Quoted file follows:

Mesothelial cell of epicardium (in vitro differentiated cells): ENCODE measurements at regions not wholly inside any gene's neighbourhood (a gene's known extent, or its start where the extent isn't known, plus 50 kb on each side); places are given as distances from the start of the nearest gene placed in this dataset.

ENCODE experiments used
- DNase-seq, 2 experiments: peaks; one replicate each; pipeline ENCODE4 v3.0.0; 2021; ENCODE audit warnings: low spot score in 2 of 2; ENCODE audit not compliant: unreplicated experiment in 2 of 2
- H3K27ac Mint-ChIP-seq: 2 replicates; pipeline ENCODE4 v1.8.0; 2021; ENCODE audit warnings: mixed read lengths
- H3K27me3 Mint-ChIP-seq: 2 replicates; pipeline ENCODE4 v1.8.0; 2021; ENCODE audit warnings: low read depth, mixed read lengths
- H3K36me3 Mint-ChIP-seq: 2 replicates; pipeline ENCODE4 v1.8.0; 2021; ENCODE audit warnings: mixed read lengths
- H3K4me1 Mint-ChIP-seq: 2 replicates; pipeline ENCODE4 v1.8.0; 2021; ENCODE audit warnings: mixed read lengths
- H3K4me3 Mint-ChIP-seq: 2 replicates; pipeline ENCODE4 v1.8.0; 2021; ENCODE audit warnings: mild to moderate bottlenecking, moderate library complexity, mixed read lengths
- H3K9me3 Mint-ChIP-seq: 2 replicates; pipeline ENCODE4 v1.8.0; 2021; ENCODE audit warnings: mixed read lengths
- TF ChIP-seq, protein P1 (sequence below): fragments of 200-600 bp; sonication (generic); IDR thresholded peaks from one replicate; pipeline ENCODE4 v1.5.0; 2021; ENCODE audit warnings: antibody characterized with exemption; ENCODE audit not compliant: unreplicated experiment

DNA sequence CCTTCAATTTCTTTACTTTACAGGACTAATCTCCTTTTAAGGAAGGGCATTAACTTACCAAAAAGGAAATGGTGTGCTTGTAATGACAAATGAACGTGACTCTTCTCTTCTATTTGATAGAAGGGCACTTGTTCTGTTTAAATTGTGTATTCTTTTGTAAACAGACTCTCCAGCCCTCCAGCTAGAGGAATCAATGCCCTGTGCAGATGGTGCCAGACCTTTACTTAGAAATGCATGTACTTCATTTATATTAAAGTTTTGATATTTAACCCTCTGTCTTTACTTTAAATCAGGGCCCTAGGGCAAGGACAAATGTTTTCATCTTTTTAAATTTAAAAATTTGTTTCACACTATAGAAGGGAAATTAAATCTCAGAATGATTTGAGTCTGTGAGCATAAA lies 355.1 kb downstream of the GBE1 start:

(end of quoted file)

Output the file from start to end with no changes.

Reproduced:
Mesothelial cell of epicardium (in vitro differentiated cells): ENCODE measurements at regions not wholly inside any gene's neighbourhood (a gene's known extent, or its start where the extent isn't known, plus 50 kb on each side); places are given as distances from the start of the nearest gene placed in this dataset.

ENCODE experiments used
- DNase-seq, 2 experiments: peaks; one replicate each; pipeline ENCODE4 v3.0.0; 2021; ENCODE audit warnings: low spot score in 2 of 2; ENCODE audit not compliant: unreplicated experiment in 2 of 2
- H3K27ac Mint-ChIP-seq: 2 replicates; pipeline ENCODE4 v1.8.0; 2021; ENCODE audit warnings: mixed read lengths
- H3K27me3 Mint-ChIP-seq: 2 replicates; pipeline ENCODE4 v1.8.0; 2021; ENCODE audit warnings: low read depth, mixed read lengths
- H3K36me3 Mint-ChIP-seq: 2 replicates; pipeline ENCODE4 v1.8.0; 2021; ENCODE audit warnings: mixed read lengths
- H3K4me1 Mint-ChIP-seq: 2 replicates; pipeline ENCODE4 v1.8.0; 2021; ENCODE audit warnings: mixed read lengths
- H3K4me3 Mint-ChIP-seq: 2 replicates; pipeline ENCODE4 v1.8.0; 2021; ENCODE audit warnings: mild to moderate bottlenecking, moderate library complexity, mixed read lengths
- H3K9me3 Mint-ChIP-seq: 2 replicates; pipeline ENCODE4 v1.8.0; 2021; ENCODE audit warnings: mixed read lengths
- TF ChIP-seq, protein P1 (sequence below): fragments of 200-600 bp; sonication (generic); IDR thresholded peaks from one replicate; pipeline ENCODE4 v1.5.0; 2021; ENCODE audit warnings: antibody characterized with exemption; ENCODE audit not compliant: unreplicated experiment

DNA sequence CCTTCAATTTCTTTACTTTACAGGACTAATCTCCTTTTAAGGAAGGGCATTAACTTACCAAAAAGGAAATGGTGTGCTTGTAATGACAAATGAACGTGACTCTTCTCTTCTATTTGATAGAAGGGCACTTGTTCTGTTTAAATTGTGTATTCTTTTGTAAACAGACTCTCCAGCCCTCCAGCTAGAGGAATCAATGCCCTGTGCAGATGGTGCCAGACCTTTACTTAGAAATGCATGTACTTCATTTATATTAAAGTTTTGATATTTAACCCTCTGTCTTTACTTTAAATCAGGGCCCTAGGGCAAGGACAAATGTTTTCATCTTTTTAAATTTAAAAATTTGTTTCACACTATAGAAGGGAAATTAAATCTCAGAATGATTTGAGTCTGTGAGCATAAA lies 355.1 kb downstream of the GBE1 start: